Making the Big Move: Apartment Hunting (Part 2)

Have an idea of the kind of property you’d like to rent?  If not, check out Part 1!  If so, you’re ready to start tackling some of the hurdles you might encounter when you visit a real estate agency.  These places are called fudōya or fudōya-san in Japanese.

In my home country, we usually only deal with real estate agencies when buying or selling property.  Leases, rent collection, and any problems/repair claims are generally handed on the phone or in person with the landlord.

In Japan, a real estate agency is the go to place for any kind of property.  They serve as a buffer between you and the landlord/owner, and when you move in you’ll pay in agency fee to them for this service.  Based on what you’re looking for and your budget, an agent will introduce a number of listings to you.  If you’re interested in a particular property, with the landlord’s permission, they’ll arrange a showing.  Occasionally the landlord will come out and greet you, but often everything is done anonymously.  Even after moving in, you may never meet your landlord.

© Recruit Sumai Company Ltd.

A real estate agency serves as the middleman between you an a landlord, and will take care of the whole process from listing search until move-in.
© Recruit Sumai Company Ltd.

Since Japanese as a whole are non-confrontational, this system is quite fitting.  It’s beneficial when you need something fixed around the apartment; you can just contact the real estate agency, who will get in contact with the landlord to arrange a repair.  On the other hand, this makes it a lot easier for landlords to discriminate against what kind of tenants they’re willing to lease to.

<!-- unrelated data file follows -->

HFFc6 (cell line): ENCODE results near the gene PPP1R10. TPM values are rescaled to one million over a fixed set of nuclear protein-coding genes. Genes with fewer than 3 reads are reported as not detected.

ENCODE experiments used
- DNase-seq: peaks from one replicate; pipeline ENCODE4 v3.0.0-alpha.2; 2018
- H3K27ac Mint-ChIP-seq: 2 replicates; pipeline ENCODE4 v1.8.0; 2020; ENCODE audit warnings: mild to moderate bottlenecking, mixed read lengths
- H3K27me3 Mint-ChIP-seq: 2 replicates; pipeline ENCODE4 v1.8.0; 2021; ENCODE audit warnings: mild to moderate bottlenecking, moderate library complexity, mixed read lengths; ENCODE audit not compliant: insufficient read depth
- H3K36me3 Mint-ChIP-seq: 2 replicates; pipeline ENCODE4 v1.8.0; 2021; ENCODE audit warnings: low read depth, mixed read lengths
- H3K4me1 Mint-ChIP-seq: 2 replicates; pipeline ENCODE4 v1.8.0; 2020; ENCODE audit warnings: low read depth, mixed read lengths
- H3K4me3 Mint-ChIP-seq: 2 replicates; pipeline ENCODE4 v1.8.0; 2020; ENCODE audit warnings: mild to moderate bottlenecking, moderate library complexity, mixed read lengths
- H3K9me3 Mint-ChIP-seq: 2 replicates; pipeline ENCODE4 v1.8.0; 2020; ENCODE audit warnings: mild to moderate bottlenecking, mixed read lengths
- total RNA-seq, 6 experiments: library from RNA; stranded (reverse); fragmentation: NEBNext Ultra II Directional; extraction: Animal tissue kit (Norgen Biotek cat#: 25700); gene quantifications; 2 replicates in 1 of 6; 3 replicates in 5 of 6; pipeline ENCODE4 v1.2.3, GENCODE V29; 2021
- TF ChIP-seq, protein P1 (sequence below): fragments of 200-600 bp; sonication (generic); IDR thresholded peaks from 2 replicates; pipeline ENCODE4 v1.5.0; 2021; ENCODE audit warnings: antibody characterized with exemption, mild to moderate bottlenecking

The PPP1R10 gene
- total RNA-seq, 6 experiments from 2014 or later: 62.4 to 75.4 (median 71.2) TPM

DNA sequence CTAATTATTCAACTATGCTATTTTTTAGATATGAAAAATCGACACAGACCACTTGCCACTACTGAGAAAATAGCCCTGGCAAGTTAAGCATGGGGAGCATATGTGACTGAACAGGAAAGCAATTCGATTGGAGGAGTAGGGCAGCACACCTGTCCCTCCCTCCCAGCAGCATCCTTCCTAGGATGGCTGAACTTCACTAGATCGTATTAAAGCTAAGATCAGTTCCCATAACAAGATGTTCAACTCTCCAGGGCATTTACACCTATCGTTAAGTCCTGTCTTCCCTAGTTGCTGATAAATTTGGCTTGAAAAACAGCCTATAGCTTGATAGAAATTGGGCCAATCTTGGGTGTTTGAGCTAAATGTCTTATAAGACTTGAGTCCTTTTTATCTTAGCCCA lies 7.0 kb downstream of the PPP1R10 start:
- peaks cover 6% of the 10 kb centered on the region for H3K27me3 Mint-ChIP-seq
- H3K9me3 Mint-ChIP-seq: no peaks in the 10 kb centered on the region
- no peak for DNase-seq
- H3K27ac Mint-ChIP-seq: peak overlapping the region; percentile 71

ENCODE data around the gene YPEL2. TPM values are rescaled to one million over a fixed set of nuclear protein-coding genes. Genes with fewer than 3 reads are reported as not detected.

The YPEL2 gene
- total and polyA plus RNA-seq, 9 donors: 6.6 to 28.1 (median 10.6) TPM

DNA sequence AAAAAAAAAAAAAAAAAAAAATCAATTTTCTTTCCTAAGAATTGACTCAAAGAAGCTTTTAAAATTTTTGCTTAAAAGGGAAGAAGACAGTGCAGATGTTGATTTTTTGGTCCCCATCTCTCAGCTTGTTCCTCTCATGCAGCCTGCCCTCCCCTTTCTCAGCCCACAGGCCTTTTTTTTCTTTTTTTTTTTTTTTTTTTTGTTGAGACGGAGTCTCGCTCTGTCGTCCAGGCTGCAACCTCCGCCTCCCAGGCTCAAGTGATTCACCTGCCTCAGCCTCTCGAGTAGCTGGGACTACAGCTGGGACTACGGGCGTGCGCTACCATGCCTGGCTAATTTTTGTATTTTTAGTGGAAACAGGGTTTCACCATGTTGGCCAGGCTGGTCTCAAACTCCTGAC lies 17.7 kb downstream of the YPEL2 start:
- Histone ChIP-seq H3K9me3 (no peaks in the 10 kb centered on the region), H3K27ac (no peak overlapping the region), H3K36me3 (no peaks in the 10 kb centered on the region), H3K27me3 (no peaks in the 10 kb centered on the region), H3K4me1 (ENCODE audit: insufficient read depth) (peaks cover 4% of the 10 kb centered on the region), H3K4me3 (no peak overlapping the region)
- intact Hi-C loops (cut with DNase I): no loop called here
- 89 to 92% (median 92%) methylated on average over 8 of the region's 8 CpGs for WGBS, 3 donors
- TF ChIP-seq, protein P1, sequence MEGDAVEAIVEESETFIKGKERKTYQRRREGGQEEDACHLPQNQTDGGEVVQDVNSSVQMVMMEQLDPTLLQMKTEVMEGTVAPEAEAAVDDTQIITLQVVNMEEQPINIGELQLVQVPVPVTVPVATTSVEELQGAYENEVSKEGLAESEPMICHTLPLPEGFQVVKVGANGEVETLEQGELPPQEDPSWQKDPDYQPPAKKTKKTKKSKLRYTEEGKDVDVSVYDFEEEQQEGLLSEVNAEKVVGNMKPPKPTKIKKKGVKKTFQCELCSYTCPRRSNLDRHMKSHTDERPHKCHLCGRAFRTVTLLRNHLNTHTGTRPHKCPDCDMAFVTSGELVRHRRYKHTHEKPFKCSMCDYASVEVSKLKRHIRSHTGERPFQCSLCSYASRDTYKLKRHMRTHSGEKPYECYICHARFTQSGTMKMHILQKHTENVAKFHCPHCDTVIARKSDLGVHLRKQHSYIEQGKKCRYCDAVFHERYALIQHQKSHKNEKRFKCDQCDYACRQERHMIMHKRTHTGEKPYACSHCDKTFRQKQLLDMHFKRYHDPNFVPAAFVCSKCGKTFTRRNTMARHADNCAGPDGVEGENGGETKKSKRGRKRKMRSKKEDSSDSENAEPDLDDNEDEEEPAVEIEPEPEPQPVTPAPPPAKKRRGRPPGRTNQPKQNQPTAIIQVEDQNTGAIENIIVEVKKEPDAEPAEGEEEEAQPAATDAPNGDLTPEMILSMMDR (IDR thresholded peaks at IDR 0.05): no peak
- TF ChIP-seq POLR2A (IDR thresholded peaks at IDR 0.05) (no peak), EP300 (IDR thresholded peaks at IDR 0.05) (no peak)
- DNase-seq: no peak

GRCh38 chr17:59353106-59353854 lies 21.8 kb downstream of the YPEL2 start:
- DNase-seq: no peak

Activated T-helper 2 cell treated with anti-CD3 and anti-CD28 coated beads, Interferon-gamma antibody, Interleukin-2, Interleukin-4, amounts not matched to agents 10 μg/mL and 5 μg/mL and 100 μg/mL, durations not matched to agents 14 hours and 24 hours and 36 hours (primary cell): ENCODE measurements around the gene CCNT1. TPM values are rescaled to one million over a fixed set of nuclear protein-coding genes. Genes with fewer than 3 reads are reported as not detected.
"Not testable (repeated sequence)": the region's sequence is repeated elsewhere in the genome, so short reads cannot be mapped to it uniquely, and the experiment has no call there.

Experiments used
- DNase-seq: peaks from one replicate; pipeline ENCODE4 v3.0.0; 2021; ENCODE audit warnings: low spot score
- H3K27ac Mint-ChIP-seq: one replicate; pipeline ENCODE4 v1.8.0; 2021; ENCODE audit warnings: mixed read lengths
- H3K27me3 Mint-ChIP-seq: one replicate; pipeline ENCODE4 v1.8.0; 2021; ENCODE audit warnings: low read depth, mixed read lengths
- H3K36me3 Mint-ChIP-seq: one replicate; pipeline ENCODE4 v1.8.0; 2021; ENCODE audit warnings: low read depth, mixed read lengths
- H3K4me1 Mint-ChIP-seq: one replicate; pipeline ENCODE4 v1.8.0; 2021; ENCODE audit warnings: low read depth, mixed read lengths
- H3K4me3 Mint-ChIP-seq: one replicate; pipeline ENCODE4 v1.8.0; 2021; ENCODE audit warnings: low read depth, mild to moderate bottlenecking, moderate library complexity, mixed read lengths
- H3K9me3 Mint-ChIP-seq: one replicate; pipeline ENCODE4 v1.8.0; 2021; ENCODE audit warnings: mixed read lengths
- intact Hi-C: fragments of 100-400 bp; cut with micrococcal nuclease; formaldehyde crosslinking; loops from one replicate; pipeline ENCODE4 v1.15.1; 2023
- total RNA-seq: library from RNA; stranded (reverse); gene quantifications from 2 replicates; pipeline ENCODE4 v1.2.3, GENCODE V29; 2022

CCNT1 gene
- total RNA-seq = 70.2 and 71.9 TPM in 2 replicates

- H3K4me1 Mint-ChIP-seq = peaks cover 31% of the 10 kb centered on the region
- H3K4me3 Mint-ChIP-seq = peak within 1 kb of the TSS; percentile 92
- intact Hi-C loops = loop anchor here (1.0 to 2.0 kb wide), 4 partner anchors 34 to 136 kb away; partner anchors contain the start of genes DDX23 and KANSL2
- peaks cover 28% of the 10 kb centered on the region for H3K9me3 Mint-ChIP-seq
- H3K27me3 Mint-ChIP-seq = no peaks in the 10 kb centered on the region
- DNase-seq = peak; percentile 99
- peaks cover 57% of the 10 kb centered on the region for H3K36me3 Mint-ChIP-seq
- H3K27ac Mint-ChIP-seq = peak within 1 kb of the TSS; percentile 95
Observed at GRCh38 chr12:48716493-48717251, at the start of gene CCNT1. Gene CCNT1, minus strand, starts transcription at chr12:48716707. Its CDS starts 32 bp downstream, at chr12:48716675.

As a single foreigner, you might find it difficult to rent an apartment outside of temporary housing companies like Leopalace 21 or MiniMini, or properties specifically geared towards foreigners (due to low Japanese market value), or guesthouses.  Most Japanese people have only a very basic understanding of English, almost zero of other foreign languages, and tend to fill this gap with wild stereotypes about foreigners.  In the real estate world, these stereotypes might include:

  • foreigners are dangerous
  • foreigners are messy
  • foreigners are loud
  • foreigners won’t pay rent on time, or cause other problems to their neighbors/the landlord
  • foreigners don’t know how to sort their trash (more on this in a later post)
  • foreigners won’t be able to communicate with the real estate agency or the landlord

There are some funny, harmless stereotypes about foreigners out there as well, but these aren’t it.  You might find some landlords have specified “no foreigners”, so the real estate agency tells you every apartment on display is “taken”, tells you they have nothing that would interest you, or all together refuses you service.  Times are slowly changing, but Japan’s still got a long way to go.